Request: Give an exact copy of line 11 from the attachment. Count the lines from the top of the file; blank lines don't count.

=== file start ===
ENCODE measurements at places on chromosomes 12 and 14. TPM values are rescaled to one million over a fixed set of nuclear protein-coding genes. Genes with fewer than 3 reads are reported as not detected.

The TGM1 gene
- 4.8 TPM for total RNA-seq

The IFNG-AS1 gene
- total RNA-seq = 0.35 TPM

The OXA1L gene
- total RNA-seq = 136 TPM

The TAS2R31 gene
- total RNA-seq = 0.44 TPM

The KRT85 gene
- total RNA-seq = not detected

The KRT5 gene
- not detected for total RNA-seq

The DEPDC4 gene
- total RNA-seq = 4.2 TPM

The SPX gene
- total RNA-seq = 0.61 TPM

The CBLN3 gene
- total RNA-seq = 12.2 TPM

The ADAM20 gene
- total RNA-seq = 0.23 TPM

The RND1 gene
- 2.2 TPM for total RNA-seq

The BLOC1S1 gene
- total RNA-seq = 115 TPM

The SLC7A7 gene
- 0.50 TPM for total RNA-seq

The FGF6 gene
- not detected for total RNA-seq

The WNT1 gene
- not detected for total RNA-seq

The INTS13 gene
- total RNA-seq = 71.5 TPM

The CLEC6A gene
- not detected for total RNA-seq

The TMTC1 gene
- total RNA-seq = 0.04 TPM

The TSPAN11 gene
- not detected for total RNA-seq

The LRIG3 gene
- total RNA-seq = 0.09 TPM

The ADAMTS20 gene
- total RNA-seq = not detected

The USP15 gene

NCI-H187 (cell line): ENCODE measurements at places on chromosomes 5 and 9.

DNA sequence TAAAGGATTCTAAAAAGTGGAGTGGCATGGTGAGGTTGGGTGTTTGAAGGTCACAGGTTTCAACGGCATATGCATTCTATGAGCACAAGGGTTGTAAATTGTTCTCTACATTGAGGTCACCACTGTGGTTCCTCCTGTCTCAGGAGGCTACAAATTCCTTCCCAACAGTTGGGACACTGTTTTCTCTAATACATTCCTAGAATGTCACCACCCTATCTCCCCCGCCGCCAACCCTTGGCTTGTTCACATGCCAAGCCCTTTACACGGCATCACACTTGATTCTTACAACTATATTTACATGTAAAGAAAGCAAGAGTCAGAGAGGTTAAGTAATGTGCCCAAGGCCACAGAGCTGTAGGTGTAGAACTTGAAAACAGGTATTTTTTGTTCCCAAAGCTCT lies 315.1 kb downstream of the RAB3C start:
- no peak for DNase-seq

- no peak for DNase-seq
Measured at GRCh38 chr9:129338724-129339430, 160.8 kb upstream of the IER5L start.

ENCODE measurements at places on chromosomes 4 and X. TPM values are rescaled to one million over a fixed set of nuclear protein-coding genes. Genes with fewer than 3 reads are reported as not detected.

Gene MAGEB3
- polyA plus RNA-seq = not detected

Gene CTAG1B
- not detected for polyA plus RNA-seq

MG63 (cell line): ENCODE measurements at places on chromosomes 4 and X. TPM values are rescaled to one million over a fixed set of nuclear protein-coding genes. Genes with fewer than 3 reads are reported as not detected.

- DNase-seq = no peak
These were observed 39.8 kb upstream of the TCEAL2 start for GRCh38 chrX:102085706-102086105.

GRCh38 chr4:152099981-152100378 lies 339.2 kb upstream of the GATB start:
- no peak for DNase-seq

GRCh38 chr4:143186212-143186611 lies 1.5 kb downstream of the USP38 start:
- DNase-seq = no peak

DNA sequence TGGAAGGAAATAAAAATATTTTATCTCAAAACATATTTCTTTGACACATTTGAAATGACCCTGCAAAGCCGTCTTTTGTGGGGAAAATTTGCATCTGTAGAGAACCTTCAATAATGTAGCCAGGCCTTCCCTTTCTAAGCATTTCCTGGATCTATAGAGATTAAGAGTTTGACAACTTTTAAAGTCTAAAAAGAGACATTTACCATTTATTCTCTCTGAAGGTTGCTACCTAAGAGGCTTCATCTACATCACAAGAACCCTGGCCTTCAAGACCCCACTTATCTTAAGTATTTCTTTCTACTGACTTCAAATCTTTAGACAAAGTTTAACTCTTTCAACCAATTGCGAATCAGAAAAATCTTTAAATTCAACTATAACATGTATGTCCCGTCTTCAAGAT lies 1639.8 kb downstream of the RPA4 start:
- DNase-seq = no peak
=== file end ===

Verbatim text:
- total RNA-seq = not detected